Ibon Foundation, meanwhile, earlier reported that despite the supposed economic improvement in 2021, the Philippines recorded an increase in debt, unemployment and inflation, a decline in manufacturing, and the biggest increase in super-rich wealth among ASEAN countries.
“During the pandemic, we experienced national hunger. Right now, we are experiencing increased prices of commodities and power rate hikes. Water privatization is at bay, [the implementation of] a militarist response over a health-based approach [to COVID-19], and the 100 percent foreign ownership of transport services and telecommunication services. In order for a prospect for recovery and development, we should ask development for whom? Development should be for the people,” said Vallejo.
Apart from economic recovery, Peter Murphy, chairperson of the International Coalition for Human Rights in the Philippines, highlighted that it is important to revisit the country’s human rights situation, especially incidents that targeted the poor and political dissenters.
Just recently, activists filed charges before the government’s anti-communist spokesperson Lorraine Badoy, after she red-tagged presidential candidate Vice President Robredo and her supporters on social media.
The people’s agenda and demands
Closing the gap between the rich and the poor is important, said Ariel Casilao of Anakpawis Partylist and Unyon ng Manggagawa ng Agrikultura.
“For us to recover economically, politically, morally, (and) socio-culturally, it is imperative for the people to collectively and actively participate and work for the necessary reforms that would benefit the many and not the few,” said Casilao. “It is imperative to abandon the current neo-liberal economic policies – the import-dependent and export-oriented goods and of people.”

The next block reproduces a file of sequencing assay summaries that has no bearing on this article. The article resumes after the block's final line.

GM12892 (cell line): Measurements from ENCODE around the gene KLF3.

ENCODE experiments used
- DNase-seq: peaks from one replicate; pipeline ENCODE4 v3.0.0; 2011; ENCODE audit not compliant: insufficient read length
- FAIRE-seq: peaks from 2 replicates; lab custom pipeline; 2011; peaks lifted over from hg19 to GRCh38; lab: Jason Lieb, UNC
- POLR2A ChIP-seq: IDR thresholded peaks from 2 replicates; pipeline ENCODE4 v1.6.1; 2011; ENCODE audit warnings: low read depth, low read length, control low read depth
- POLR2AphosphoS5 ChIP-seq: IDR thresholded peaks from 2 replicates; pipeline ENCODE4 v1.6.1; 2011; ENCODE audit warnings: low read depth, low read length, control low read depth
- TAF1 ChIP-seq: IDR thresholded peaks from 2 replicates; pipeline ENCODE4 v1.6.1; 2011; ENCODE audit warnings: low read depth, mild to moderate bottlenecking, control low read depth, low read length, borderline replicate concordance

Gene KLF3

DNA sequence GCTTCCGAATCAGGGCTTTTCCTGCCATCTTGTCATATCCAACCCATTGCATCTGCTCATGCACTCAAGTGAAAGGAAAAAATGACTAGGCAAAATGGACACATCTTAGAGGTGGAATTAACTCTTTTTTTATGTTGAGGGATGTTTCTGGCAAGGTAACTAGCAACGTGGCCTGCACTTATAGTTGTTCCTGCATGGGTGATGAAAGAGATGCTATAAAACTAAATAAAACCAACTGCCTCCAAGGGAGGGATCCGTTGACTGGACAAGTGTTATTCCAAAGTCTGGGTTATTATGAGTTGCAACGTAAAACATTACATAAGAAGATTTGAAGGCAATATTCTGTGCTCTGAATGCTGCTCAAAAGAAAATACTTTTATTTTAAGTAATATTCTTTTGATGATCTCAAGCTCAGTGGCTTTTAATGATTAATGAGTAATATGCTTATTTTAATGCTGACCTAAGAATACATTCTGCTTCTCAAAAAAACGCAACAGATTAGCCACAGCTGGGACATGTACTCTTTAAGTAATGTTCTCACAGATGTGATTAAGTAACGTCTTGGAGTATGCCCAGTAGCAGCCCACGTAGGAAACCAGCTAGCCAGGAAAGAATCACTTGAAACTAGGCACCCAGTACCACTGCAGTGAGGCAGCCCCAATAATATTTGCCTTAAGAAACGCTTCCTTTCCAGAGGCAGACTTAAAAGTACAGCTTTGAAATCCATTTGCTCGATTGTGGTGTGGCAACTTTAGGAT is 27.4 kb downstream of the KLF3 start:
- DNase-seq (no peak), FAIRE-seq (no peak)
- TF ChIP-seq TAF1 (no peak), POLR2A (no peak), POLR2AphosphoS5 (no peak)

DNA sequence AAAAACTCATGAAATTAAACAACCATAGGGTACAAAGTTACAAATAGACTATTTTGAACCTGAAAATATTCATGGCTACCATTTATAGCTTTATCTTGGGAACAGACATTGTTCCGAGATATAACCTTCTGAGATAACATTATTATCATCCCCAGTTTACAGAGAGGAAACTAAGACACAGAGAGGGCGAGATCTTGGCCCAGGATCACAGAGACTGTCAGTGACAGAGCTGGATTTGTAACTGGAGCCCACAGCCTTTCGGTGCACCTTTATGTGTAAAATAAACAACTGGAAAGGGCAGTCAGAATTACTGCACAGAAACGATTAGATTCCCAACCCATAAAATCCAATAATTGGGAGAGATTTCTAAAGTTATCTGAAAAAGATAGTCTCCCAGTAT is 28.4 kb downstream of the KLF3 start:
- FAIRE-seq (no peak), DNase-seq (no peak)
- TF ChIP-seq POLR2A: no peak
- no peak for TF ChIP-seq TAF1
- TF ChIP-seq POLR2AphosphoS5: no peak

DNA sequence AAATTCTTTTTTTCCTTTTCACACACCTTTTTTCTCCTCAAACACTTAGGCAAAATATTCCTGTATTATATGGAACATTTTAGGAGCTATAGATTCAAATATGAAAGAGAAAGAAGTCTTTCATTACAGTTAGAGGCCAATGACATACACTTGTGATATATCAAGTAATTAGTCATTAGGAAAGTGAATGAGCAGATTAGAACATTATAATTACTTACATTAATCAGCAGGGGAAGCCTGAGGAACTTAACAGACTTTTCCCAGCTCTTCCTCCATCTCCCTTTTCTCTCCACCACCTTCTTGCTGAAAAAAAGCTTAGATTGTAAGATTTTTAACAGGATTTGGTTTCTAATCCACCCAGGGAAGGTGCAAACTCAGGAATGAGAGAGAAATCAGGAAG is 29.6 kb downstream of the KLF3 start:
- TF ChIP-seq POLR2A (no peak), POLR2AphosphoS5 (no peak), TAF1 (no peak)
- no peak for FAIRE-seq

In their comprehensive development roadmap dubbed as the “Six Pillars of People Economics,” Casilao said the agricultural sector may be improved through genuine land reform and the provision of support to farmers.
“How can we be productive despite being an agricultural country yet the very productive force, our farmers, do not possess the means to production which is land. 90% [of farmers] are still considered landless.” lamented Casilao.
He also urged the government to pursue national industrialization and to focus on creating jobs.
“The current national minimum wage of workers in the National Capital Region of P537 is far, very far, from what is considered a family living wage. It is even lower than what is so-called poverty level wages. Believe me or not, there are [those] who are receiving slave-like wages, like agricultural workers or the sakada workers in Negros,” he added.
“These are the pillars that we must challenge and engage those who are running for the national and even for the local positions,” added Casilao.
“Our collective effort will definitely not stop after whoever will be announced the victor of the May 9 elections. A greater challenge will take place. So long as the people’s agenda and demands are far from realization, we hope to work hard further, together,” he said. (JJE, RTS, RVO)